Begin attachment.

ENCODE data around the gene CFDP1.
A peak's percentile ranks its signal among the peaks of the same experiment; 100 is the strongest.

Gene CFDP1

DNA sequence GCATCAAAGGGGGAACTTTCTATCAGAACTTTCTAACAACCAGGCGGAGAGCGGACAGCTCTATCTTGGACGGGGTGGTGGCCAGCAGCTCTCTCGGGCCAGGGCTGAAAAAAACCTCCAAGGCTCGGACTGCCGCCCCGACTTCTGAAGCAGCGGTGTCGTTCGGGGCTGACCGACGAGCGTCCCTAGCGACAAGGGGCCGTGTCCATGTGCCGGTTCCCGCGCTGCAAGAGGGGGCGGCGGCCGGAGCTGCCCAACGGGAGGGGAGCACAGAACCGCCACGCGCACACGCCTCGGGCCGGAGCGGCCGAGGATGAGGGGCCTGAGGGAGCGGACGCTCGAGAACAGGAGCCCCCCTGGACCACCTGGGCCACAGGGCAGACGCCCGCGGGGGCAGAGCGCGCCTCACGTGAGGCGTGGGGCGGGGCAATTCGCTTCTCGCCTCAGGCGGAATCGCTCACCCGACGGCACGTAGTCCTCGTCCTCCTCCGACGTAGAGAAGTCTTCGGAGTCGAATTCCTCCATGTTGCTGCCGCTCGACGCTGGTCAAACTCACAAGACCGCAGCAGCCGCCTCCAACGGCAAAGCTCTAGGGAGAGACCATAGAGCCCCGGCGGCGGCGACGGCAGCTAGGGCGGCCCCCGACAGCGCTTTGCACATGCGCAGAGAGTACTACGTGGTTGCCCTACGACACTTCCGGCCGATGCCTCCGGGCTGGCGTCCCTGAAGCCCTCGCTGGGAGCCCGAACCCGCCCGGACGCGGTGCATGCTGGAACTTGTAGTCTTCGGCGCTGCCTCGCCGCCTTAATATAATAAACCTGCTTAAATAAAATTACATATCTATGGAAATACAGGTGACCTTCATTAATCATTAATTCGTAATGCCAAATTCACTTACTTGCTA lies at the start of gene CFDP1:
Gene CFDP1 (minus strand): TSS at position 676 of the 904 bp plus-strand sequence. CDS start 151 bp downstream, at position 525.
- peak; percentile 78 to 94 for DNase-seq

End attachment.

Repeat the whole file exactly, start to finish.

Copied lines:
ENCODE data around the gene CFDP1.
A peak's percentile ranks its signal among the peaks of the same experiment; 100 is the strongest.

Gene CFDP1

DNA sequence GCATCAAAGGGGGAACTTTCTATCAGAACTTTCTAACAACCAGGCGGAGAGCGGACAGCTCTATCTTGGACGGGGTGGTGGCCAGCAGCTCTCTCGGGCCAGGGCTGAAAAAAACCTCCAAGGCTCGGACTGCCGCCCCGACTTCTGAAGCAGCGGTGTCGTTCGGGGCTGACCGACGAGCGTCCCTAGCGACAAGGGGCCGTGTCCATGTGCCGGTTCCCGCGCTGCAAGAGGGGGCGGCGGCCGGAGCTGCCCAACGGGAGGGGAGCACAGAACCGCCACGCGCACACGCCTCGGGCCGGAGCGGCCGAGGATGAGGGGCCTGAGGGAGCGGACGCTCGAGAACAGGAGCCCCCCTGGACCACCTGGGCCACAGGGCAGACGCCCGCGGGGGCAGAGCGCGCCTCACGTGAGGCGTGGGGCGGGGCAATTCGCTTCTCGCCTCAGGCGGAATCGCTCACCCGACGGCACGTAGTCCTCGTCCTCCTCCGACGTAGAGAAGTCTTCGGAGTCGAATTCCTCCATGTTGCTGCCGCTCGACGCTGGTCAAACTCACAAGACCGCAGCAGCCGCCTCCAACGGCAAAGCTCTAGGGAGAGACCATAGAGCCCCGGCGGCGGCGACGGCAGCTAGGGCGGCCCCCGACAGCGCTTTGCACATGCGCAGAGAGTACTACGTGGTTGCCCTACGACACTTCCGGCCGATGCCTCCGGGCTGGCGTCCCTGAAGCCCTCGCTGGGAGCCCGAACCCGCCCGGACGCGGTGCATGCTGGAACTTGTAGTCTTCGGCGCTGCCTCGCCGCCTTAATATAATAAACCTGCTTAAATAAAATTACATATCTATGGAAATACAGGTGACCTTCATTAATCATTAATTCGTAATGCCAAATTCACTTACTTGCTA lies at the start of gene CFDP1:
Gene CFDP1 (minus strand): TSS at position 676 of the 904 bp plus-strand sequence. CDS start 151 bp downstream, at position 525.
- peak; percentile 78 to 94 for DNase-seq